I know I’ve been a terrible blogger this summer. Our dear readers have been feeling neglected, and so has our rural property. We did visit the farm in mid July, but it was so overgrown, and our car was so swarmed by flying pests, we literally put the car in reverse and headed back to the beautiful bug- free twin cities. Shortest. Farm. Visit. Ever.
in August we managed a few visits, and some nice upgrades. After some (ahem, 4 years) of nagging, I finally got Steve to order a new seat for the tractor. No more spiders biting our rear ends while mowing! And the mowing was quite the endeavor, after 6 weeks of neglect.
Here we go! Time to tackle the wilds of our driveway. The tractor also got new ball bearings (whatever those are), and a new gas cap that tells us how much gas is left in the tank. I requested a cup holder and MP3 player, but but I guess those will have to wait.
I had ambitions to grow cantaloupe, broccoli, carrots, sunflowers, zucchini and pumpkins this summer. Back on Earth Day, Ivan and I planted seeds. We got them into their nicely fenced-in space, and then let nature do her thing. That means we didn’t do anything. Surprise! We got a healthy crop of weeds and grass- completely untouched by pesky deer. Lucky us.
At least we got one sunflower. I guess that’s something. I weeded, but I suspect it was too little, too late.
Upon mowing the driveway I spotted some fruit growing on some trees in the woods. What on earth? I consulted with the mother-in-law and she confirmed: Wild plums. Doesn’t that sound exciting?! But they are all yellow and tiny. MIL insists they are ripe, but Steve and I were not convinced. Steve had a new power hedge trimmer, so he cleared some brush so we could harvest those tiny plums- we filled a bag and brought those babies home.
A quick internet search turned up some promising-looking plum jam recipes. I also considered this an opportunity to try canning for the first time. Steve got canning supplies for Christmas a few years back- was it finally time to dig these out? I peeked into my bag of plums and guess what: they had ripened to a lovely red color!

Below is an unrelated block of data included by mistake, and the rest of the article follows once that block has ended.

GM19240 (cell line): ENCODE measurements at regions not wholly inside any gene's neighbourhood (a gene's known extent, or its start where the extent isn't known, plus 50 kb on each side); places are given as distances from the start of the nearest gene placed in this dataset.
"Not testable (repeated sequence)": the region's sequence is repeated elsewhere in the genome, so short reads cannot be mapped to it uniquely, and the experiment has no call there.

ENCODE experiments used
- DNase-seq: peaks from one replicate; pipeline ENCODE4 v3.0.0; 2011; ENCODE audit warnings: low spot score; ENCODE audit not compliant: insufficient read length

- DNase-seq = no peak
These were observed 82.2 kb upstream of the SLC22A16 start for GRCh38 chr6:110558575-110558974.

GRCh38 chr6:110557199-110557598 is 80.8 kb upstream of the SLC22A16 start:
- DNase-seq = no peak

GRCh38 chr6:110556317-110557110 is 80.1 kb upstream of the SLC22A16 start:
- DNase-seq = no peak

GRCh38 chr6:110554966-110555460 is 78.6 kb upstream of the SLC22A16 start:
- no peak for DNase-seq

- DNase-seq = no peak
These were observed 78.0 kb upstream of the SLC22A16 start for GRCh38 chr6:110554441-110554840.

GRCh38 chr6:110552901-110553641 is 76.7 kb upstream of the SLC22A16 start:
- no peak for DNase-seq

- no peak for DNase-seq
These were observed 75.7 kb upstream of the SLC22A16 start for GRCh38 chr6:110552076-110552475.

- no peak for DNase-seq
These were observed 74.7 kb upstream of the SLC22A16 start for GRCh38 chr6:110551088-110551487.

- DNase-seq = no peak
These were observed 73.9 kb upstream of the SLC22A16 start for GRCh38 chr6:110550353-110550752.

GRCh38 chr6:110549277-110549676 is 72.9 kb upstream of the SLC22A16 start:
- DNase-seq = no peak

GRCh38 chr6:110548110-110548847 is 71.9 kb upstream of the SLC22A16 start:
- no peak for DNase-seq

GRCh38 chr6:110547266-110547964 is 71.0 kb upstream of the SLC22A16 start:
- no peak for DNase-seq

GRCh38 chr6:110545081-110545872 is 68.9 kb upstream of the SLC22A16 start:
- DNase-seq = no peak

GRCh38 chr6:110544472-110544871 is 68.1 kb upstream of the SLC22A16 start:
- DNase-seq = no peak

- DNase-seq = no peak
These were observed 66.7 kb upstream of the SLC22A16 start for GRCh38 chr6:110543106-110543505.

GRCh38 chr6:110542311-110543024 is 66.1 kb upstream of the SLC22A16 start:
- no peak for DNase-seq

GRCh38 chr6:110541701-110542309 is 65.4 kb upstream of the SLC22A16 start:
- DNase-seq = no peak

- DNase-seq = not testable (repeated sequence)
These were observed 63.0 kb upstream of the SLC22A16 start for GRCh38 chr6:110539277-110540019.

Allison’s Beginners Guide to Canning Wild Plum Jam
1. Wait for plums to look more ripe.
2. Rummage through drawers to find mysterious canning related supplies that you received several years ago.
3. After failing to find the book you got, rely on short YouTube videos for information on canning. Disregard ominous warnings such as “inevitably steamy and hot work”, and “burn potential” as you prepare to do canning.
4. So some prep work while your child is at preschool, so he can be “included” in “making the jam” at a later stage.
5. Purchase jam jars, pectin, and wax (because who knows what you might actually need).
6. Begin recipe. Boil plums and then let cool. Remove seeds. I found using my hands worked best.
7. Add sugar and pectin. Cook and test for thickness.
8. Realize you were supposed to boil your cans so they would be sterile. Quickly try to boil a huge pot of water. Invite Steve to take cute pictures for blog while you wait.
9. Fill jars with plum jam. Invite child to “help” by watching.
10. Lower cans into boiling water. Marvel at the lack of burns on your hands, and your brilliant thinking to turn on vent fan and open windows in advance. Such a pro!
11. Celebrate your success by inviting your “helper” to pose for a photo. When he refuses, use iPad to achieve desired snap. And there you have it! Canning plum Jam in 11 moderately challenging steps!
I didn’t find canning to be too difficult. Maybe I’ll do some more.
We are headed into apple season- I hope you all have a smooth back-to-school season. We now have a kindergartener here. More to come…